Four Real? Red Sox vs Phillies 5-30-13

AP photo Laurence Kesterson

Jan-Christian Sorensen
Contributing Writer

Yes, as the entire Nation — and anybody who happened to flip past ESPN tonight — knows, Jacoby Ellsbury stole the show on Thursday night at Citizens Bank Park, pacing the Red Sox to a 9-2 rout of the Phillies and a split of the four-game, home-and-away series.

Ellsbury went three-for-four at the plate, walked once and was hit by a pitch, but it was his prowess on the basepaths, not in the hitter’s box, that got him the accolades, stealing a team-record five bags during the game to give him an MLB-leading 21 on the year, two ahead of San Diego’s Everth Cabrera and four ahead of Baltimore’s Nate McLouth.

Lost in the baserunning glitz? A solid, five-inning, four-hit outing by Franklin Morales in his first big-league start of 2013. Jarrod Saltalamacchia going two-for-five at the dish and actually managing to throw out a runner at second base in the first inning. Jose Iglesias further stating his case to stay at the big-league level, going two-for-five at the plate with an RBI despite being thrown out at second base trying to stretch a single into a double in the sixth.

So many good angles, so little time. This one was the full-meal deal.

Here are the four at-bats that changed the game:

1) With David Ortiz at second and Mike Carp — who earlier brought home Daniel Nava for a 2-0 Sox advantage — at first, Saltalamacchia doubles to right to drive in both runs and give the Sox a 4-0 lead. It would be all they would need.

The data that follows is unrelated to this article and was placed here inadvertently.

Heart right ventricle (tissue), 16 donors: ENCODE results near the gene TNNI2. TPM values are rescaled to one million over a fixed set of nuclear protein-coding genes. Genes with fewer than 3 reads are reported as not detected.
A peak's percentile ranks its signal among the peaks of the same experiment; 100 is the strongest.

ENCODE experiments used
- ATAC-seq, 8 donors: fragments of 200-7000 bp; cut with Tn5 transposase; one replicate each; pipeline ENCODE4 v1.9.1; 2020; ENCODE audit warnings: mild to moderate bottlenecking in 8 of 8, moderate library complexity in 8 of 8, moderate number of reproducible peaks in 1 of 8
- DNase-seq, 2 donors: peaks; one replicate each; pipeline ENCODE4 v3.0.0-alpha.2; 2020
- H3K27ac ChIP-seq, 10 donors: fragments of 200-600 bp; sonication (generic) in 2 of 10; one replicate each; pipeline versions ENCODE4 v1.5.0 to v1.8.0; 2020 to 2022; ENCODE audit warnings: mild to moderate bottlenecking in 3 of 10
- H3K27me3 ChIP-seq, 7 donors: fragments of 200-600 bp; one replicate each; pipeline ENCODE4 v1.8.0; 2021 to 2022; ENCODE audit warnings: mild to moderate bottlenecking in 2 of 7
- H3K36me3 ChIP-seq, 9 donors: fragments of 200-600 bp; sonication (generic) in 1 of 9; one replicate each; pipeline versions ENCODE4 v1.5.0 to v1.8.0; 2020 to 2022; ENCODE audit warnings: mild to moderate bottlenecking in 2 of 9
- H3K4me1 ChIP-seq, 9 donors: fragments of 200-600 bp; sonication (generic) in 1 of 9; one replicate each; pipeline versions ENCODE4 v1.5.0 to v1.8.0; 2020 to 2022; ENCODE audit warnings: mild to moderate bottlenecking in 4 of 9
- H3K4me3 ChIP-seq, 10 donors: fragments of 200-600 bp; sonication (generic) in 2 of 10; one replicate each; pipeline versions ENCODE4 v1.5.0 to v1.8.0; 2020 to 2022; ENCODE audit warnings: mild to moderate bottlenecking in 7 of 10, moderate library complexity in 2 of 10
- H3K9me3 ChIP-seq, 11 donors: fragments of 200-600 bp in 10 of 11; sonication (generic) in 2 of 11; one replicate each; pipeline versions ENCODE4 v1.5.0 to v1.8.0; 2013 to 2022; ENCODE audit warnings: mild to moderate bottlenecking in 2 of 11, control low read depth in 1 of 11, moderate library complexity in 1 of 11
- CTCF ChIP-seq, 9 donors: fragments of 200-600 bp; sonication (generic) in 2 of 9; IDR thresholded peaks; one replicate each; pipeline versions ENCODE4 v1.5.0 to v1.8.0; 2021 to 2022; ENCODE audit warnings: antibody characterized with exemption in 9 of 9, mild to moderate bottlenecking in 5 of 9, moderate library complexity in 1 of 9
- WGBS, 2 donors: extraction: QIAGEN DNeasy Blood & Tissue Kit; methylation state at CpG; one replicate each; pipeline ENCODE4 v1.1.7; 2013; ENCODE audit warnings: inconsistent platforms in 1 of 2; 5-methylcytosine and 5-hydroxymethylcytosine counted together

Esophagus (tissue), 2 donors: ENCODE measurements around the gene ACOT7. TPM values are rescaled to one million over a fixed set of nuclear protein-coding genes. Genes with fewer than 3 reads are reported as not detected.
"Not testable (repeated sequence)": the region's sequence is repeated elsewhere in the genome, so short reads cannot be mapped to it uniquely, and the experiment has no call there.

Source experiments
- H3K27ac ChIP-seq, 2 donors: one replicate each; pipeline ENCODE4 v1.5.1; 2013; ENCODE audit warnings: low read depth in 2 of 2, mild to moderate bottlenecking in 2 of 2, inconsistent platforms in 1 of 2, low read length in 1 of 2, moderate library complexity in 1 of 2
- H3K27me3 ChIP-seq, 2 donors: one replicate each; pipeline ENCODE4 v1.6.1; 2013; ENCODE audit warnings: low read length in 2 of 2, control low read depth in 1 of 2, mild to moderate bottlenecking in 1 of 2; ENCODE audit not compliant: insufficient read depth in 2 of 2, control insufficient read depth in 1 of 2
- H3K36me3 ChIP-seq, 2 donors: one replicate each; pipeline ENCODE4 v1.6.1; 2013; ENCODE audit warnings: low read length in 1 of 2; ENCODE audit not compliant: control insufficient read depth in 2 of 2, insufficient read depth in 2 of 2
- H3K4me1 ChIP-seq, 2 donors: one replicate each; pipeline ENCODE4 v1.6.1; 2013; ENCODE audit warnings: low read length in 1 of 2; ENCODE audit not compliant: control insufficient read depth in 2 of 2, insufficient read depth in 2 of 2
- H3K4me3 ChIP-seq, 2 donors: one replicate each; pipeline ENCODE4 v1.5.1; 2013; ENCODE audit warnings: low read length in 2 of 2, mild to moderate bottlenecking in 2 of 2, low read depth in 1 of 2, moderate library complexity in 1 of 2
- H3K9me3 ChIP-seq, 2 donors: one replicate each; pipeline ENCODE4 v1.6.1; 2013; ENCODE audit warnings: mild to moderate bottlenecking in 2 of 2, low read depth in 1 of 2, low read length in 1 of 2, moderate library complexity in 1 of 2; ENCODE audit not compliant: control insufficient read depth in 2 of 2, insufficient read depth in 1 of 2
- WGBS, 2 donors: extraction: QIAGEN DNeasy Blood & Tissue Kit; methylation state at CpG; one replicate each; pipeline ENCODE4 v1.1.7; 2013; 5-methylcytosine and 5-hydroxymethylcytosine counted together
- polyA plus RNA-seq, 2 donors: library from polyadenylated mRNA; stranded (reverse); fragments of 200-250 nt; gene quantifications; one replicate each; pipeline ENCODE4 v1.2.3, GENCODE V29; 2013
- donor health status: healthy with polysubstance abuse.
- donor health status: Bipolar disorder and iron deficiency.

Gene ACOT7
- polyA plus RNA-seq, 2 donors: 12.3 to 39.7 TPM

2) In the bottom of the fourth with the Sox holding on to a two-run lead, Morales walked Jimmy Rollins, gave up a single to Domonic Brown and walked Kevin Frandsen to load the bases with only one out. However, after a quick coaching pep talk, Morales got Erik Kratz to ground into an inning-ending twin killing to stymie the threat.

3) In the top of the sixth, after Ellsbury got hit by a pitch from reliever Jeremy Horst, he saddled up and rode the Horst hard: with Nava at the plate, Ellsbury stole second and then third in bang-bang succession for his third and fourth thefts of the night.

4) Let’s stick with Ells. In the top of the eighth after singling off Michael Stutes, Nava got zero attention at the plate from Stutes, with Ellsbury dancing around first. Ellsbury then swipes second for his fifth stolen base of the night and a new Sox record. (Check out the larceny here) According to the esteemed Gordon Edes, the last man to steal at least five in a game was (cough, cough) some dude named Carl Crawford, who, ironically, nabbed six bases against Boston at Tropicana Field on May 3, 2009.

Crawford… Crawford… Nope. Name doesn’t ring a bell.

The Sox now swing over to Gotham for a three-game set against the Yankees starting Friday before heading back to Fenway to take on the Rangers and Angels for six.

Twitter: jan_doh